Just before taking office last year, Lula secured congressional approval for $34 billion in temporary spending, mostly a rollover of Bolsonaro’s aid programs that had been due to expire. Early on, he pushed through measures focusing on the neediest Brazilians – lifting the minimum wage, expanding Bolsa Familia benefits for 21 million low-income families, and offering students the chance to renegotiate their college debts. 

At the same time, his economic team led by Finance Minister Fernando Haddad embarked on an overhaul of fiscal rules that has eased investor concerns. 

Haddad’s fiscal agenda was welcomed by S&P Global Ratings and Fitch Ratings, both of which raised Brazil’s credit score in 2023. The firms cited a new fiscal framework and an overhaul of the country’s tax code as adding to a series of economic reforms implemented over the past few years.

Strong activity data, along with falling interest rates and a broad risk-on rally, pushed local stocks to a record late last year. Though momentum for equities has faded in 2024 amid changing bets on US rates and a China-driven selloff, Brazil’s currency, which saw wild swings for most of the past decade amid constant political turmoil, has seen volatility plunge to a 10-year low. The calm — a result of relative political stability and still-high interest rates — is paving the way for the real to become one of the main destinations for emerging-market investors.


‘Moving the Goal Posts’

Lula’s administration has committed to erasing Brazil’s primary budget deficit in 2024, and then posting surpluses. The country’s fiscal framework caps spending growth and creates triggers for autonomic cuts if the government shows signs of losing their grip on the purse-strings.

All of this is reckoned to be necessary because Brazil’s national debt, at around 75% of GDP, is bigger than that of most emerging-market peers — and near levels that economists say can be a drag on growth. 

Few analysts expect Brazil to actually achieve the zero-deficit target this year. What they’re looking at is how Lula’s government will respond to a miss.

Crunch time will likely come in March, when budget reviews should lead to mandatory spending cuts if the numbers aren’t on track. Tweaking the rules at that stage would spread doubt about Lula’s commitment to reigning in spending, says Alberto Ramos, chief Latin America economist at Goldman Sachs Group Inc.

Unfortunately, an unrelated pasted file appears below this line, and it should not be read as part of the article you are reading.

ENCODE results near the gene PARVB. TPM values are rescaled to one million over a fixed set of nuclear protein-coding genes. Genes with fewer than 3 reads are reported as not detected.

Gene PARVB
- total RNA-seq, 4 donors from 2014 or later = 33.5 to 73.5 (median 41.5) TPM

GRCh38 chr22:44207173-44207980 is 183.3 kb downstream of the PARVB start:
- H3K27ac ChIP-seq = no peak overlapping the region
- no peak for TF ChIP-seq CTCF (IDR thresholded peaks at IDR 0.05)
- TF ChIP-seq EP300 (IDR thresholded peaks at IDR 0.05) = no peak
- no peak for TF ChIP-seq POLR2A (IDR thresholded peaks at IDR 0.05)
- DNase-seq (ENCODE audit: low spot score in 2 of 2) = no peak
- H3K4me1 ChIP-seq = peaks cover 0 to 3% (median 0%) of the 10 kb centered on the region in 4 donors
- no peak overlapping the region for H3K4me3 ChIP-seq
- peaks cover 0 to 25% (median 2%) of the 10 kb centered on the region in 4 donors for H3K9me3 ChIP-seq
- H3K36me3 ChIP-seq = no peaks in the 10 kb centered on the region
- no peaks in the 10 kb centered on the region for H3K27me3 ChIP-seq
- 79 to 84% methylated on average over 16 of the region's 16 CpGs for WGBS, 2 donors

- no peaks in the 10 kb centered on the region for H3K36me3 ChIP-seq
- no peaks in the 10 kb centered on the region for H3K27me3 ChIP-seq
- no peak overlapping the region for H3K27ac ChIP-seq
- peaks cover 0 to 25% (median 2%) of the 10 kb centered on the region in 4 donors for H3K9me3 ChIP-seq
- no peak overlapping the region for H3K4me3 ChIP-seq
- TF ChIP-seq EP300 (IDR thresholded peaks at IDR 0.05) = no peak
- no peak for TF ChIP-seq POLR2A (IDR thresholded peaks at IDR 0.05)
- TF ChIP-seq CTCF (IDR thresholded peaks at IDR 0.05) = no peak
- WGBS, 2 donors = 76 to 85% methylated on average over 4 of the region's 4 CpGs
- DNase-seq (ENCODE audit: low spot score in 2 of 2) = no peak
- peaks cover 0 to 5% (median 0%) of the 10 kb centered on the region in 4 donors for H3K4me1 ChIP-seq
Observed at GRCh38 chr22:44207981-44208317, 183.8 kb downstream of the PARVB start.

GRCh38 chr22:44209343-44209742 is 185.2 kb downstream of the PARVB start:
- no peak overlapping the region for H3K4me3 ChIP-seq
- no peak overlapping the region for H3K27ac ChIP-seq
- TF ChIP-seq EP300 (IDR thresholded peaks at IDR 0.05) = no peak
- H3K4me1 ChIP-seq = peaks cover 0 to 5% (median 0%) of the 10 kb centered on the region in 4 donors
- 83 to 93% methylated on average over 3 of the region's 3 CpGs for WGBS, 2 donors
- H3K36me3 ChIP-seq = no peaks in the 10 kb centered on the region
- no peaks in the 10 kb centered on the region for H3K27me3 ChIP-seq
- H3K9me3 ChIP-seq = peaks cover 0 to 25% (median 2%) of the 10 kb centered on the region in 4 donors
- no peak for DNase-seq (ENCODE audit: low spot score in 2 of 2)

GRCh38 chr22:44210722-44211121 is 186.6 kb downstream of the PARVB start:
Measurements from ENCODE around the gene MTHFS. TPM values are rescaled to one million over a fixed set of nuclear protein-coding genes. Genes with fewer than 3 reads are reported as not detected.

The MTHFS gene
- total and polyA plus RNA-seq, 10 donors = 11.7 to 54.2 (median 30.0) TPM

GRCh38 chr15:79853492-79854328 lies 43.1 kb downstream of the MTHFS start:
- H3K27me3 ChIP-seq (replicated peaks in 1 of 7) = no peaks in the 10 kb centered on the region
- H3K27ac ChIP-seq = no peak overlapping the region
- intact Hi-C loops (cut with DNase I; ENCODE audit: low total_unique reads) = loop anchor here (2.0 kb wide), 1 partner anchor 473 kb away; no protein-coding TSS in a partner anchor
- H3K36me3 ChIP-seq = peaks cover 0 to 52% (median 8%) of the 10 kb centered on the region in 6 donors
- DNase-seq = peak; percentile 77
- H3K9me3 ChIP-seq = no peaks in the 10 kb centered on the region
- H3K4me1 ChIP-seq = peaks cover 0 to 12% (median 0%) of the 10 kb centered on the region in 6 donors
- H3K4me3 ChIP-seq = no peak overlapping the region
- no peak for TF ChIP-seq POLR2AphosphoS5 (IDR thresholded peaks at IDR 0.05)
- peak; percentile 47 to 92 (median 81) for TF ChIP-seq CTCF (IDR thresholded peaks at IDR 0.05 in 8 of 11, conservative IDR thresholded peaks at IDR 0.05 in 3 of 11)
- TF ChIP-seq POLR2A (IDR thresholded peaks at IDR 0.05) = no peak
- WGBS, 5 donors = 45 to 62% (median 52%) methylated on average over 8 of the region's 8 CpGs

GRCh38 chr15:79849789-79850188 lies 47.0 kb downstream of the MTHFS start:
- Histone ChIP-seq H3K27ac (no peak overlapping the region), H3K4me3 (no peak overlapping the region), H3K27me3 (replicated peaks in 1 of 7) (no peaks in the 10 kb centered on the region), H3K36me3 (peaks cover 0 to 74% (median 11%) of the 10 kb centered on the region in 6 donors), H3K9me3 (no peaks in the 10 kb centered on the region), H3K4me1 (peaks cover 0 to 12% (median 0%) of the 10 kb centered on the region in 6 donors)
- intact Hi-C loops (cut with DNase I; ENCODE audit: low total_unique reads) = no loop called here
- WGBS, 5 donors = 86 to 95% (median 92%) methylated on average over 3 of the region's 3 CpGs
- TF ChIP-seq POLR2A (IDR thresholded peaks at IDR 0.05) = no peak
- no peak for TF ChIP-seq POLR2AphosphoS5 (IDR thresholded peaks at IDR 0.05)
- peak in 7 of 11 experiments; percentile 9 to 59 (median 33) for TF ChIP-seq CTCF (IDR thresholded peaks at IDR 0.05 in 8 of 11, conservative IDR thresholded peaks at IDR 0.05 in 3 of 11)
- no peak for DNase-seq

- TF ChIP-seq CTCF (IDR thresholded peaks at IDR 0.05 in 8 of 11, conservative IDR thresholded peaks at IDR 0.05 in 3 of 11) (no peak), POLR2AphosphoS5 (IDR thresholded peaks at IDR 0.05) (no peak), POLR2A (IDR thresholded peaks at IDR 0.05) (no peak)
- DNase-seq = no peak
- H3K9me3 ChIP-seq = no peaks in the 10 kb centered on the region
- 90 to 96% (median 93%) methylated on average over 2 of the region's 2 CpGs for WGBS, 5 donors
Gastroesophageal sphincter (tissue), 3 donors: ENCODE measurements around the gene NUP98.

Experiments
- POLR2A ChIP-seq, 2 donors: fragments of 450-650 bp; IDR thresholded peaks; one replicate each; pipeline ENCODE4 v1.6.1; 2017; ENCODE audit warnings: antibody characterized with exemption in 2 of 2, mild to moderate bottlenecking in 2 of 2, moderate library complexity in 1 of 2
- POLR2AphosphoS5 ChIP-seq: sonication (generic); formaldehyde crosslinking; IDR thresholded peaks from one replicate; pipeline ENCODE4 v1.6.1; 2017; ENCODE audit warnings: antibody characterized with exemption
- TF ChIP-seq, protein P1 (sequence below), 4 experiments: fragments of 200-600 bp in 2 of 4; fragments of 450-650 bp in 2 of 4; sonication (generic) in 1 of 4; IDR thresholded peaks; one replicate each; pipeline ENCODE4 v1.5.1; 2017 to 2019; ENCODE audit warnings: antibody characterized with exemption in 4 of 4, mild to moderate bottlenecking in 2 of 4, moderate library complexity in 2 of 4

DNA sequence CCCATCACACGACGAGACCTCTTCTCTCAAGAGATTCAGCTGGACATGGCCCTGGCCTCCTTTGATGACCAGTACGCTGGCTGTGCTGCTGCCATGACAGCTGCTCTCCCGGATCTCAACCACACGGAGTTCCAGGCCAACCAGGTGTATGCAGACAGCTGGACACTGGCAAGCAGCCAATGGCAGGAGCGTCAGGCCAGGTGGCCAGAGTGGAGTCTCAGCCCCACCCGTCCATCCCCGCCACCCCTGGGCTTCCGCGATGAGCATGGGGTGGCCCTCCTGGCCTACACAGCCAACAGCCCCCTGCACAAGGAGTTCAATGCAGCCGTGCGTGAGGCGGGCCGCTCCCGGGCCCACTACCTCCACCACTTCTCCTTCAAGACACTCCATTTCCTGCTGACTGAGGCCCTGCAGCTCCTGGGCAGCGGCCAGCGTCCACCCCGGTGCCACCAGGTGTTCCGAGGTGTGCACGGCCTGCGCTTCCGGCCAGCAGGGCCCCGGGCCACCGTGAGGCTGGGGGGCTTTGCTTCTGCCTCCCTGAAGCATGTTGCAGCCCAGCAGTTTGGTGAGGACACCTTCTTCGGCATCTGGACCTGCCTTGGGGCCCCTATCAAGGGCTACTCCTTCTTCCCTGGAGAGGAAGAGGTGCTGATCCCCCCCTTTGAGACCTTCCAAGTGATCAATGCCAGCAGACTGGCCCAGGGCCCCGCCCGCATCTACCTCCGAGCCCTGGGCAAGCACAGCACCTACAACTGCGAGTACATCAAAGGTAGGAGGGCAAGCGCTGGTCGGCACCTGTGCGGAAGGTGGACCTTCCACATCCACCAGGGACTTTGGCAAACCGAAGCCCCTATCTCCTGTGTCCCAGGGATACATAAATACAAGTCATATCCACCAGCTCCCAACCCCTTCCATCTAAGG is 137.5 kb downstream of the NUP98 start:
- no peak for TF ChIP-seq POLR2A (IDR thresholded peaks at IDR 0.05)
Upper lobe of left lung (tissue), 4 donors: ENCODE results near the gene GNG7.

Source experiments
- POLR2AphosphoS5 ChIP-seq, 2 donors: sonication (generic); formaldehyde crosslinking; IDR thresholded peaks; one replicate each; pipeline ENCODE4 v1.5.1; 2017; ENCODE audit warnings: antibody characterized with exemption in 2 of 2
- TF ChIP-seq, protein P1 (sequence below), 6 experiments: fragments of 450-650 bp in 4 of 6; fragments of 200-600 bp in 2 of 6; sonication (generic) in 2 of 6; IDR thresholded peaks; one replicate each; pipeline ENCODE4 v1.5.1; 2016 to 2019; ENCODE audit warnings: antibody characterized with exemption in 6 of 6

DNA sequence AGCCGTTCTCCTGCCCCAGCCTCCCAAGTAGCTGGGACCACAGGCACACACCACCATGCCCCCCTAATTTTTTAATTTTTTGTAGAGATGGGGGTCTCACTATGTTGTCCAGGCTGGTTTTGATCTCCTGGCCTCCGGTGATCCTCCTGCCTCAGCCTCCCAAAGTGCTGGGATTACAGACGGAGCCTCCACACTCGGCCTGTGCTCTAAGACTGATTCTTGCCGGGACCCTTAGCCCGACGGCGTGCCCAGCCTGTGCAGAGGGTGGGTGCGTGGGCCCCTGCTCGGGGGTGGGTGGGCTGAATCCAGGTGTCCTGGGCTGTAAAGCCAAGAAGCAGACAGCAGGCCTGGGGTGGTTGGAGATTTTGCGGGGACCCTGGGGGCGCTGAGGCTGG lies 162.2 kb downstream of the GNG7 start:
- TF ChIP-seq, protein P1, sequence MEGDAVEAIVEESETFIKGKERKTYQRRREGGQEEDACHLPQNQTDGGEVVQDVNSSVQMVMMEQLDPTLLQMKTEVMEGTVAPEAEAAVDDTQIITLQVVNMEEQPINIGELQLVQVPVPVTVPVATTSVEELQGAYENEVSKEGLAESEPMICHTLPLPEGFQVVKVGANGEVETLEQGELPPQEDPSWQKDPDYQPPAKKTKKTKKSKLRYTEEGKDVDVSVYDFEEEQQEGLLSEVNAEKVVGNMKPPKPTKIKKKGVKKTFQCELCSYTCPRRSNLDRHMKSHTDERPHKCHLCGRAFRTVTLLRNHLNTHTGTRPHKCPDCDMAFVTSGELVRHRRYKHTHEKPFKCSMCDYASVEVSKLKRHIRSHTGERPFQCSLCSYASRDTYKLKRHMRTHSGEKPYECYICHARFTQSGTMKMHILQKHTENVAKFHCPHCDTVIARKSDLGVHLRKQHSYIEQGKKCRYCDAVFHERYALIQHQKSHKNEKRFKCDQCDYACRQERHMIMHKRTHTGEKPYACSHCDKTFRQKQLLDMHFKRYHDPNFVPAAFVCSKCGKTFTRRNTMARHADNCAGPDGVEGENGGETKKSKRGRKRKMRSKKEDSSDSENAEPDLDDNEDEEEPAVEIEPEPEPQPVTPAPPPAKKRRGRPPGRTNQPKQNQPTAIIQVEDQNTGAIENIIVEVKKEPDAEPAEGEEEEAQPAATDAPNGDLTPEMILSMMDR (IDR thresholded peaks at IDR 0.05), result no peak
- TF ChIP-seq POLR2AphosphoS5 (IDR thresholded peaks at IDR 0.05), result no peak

“It’s like moving the goalposts and then saying you scored a goal,” he says.

As well as alarming investors, a surge in public outlays risks rekindling inflation – just when Brazilians are enjoying some relief from the pandemic spike. 

“Prices were absurd,” said Rosemere dos Santos, 51, a self-employed cook in Rio. With food so expensive, Santos says, clients stopped ordering catering or deliveries – leaving her living off a 600 reais ($122) monthly stipend from Bolsa Familia. 

Now the cost of rice and other staples has come down, she says, and “people are not only holding events again, but I’m getting new clients.” 


‘Under Pressure’

With municipal elections due in October, there’ll be additional pressure for higher spending. Plenty of lawmakers in Lula’s Workers’ Party are chafing at the restraints that Haddad has sought to impose. 

Programs like Minha Casa, Minha Vida can be vote-winners. Leia Sant’ana, a 51-year-old sales auditor for a phone company in Sao Paulo, says she’s a political sceptic who only backed Lula in order to get rid of Bolsonaro. But she qualified for financing under his housing program, and purchased her first home. Now, she says of the president: “He’s the one who watches out for us the most.” 

Fiscal worriers point to a ratchet effect: once underway, the programs tend to expand. Bolsa Familia initially cost about 0.5% of Brazil’s GDP, and now it’s close to 2%, researchers at the Getulio Vargas Foundation found.

Thomas Traumann, who served as Rousseff’s press secretary, says Lula’s actions early in his new term are an indication of “what buttons he’ll push” if the economy turns sour and he has to choose between pledges of social support and budget restraint. 

“Under pressure,” Trauman says, “he will direct all his efforts to the poor people who elected him.”

by Andrew Rosati & Maria Eloisa Capurro, Bloomberg